DNC Week in the Streets of Philly: Day 2 Account

Today marked my second full day in Philadelphia during the Democratic National Convention week, which has swept the city in many different ways. Here’s my account for Day 2.

I detail the Black Lives Matter march I attended and I explain why I can’t ignore the fight for Black liberation, whether I want to acknowledge it or not.

For over 160 pictures from the day & the march, visit my Facebook album here: https://www.facebook.com/amiri.tulloch/posts/1926402384253254.


Over at City Hall, the second day of rallying and marching against the DNC and its corruption was taking place. Yesterday, I was a part of the 5 mile march from City Hall to the Wells Fargo Center, and today I rallied at the City Hall and then completed the walk for a second time.

Today’s protest was for Black Lives Matter, and the overall energy and atmosphere of the march was a lot more passionate and invigorating than yesterday’s walk. Not only were there a lot more people out today, but there also appeared to be more organization and strategy in the set up of the protest as well as a high level of engagement all the way throughout the walk. From playing hip hop during the march to consistent and uniform chants against oppression and for blackness, the walk truly felt like an extension of the actual people’s emotions and desires. “Black Lives Matter!” and “No Justice, No Peace! No Racist Police” were two favorite calls, but the mere forcefulness of every chant and the passion behind the march itself affirmed the reality that people are fed up with white supremacy and the systems that maintain such staunch disinterest in Black lives.

But I don’t want to spend too much time on the minute of the actual protest, since it was completely peaceful in my area of the walk and we were able to march — at least, the section I saw — without getting derailed. The meaning of the march can’t be elaborated any further: we want Black liberation, and we want it now. We want our lives to matter, and we want that now.

I want to, instead, focus on a personal aspect of the march. I entered today with being a journalist in mind. I wanted to go around and take pictures and interview people about the march, but not actually take an active part in the rally. In essence, I wanted to be there as another journalist and not a marcher.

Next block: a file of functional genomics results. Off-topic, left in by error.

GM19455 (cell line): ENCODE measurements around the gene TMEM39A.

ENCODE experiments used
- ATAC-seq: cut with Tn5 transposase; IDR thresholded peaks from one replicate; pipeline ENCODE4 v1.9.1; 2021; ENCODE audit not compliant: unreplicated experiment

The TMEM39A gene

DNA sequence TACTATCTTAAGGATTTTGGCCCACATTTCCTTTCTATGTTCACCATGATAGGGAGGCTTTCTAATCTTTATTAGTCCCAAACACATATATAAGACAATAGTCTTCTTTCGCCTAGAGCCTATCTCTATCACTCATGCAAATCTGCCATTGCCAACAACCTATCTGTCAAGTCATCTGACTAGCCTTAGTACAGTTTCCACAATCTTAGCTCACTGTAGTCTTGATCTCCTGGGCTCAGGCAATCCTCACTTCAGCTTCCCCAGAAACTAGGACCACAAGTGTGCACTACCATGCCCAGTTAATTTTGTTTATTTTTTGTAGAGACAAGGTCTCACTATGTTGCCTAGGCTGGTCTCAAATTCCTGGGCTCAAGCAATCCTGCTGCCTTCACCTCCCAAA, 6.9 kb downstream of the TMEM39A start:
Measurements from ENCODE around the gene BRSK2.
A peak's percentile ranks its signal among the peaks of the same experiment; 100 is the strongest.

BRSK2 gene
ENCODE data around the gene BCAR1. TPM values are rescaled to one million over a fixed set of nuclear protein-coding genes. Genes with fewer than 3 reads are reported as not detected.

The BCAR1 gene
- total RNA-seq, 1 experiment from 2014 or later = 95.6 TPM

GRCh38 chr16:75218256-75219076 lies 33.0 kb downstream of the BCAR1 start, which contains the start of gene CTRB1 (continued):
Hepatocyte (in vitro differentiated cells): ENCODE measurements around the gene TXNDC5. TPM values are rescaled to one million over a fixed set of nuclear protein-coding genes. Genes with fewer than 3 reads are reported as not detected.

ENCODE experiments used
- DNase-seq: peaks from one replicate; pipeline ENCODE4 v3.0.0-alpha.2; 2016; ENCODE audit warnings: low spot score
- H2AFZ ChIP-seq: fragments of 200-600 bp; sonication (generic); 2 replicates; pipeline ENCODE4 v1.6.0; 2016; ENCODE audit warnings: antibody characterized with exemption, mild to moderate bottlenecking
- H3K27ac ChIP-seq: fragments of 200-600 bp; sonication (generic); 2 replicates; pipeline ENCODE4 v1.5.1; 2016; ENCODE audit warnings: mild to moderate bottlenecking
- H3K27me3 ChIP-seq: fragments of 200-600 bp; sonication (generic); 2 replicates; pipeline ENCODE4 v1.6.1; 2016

But my conscience took over about halfway through the initial rally bexcuse I came to the realization that since I was born with brown skin, there is no way I can separate from the struggle for liberation. The march’s intent was for my liberation, so my melanin forces me to be an active participant in my people’s fight for freedom. I don’t have time to dance around my liberation as a people, because we are in the midst of another Civil Rights Movement. I must participate actively, because I have a personal duty as a Black person to fight for the liberation of my people. I can’t separate myself from the fight whether I want to or not, because no matter how I try to separate from the movement I am still — in the end — another Black male in the eyes of white supremacy. So why try to separate myself in the first place?

So, from the quarter part of the march to the end, I took very little pictures and my tape recorder didn’t come out once all day. Instead, my focus was on the march to liberate my people. Next time, I’ll try a little harder to balance both aspects. But, for me, the need in that moment for personal and community liberation superseded any journalistic interest I might have had at that time. Me and my cousin initially wanted to leave a few blocks into the march to get home sooner, but we simply couldn’t turn away for the fight for our lives because it would be us ditching something crucial.

In the end, I do not have time for hesitancy and complacency anymore. The fight to value black lives is happening all over the world right now, and either you’re on board and moving with the struggle or you’re gonna being asked to move to the side. White people and Black people and brown people are marching and protesting and fighting across the country and across the world, and I find it immensely crucial for myself to become an active participant in the public fight against white supremacy in America. I’m Black, and thus I’m born into the struggle. I can’t deny or minimize that fact. I must embrace my Blackness and make sure that I don’t lose sight of the personal responsibility that comes with being Black.

I can not afford to spend any more time arguing on Facebook with people dripping in white supremacy. This is a movement with right and wrong — no in between. I can either be with the effort or be against it, and there is only one answer than can lead to the demise of the systems that oppress me and my people daily.

What to do if you want to involve yourself in the struggle but were born with privilege and were not conceived immediately into the grips of white supremacy? Become invested.

Being an ally is good but not enough. Being a bystander is agreeing with the supremacy. But being an accomplice of the struggle is thoroughly investing in the fight against the oppressor. That is how you can stand in solidarity and in support with the lives of the devalued.

In the end, racism has got to go. White supremacy has got to go. The systems that affirm white supremacy must be toppled. It will not be easy, because the country was structured and created from its inception to sustain and maintain white supremacy. The devaluing of Black life is so ingrained in this country that dismantling is the only way to go.

We want liberation, and we want it now. ✊🏾.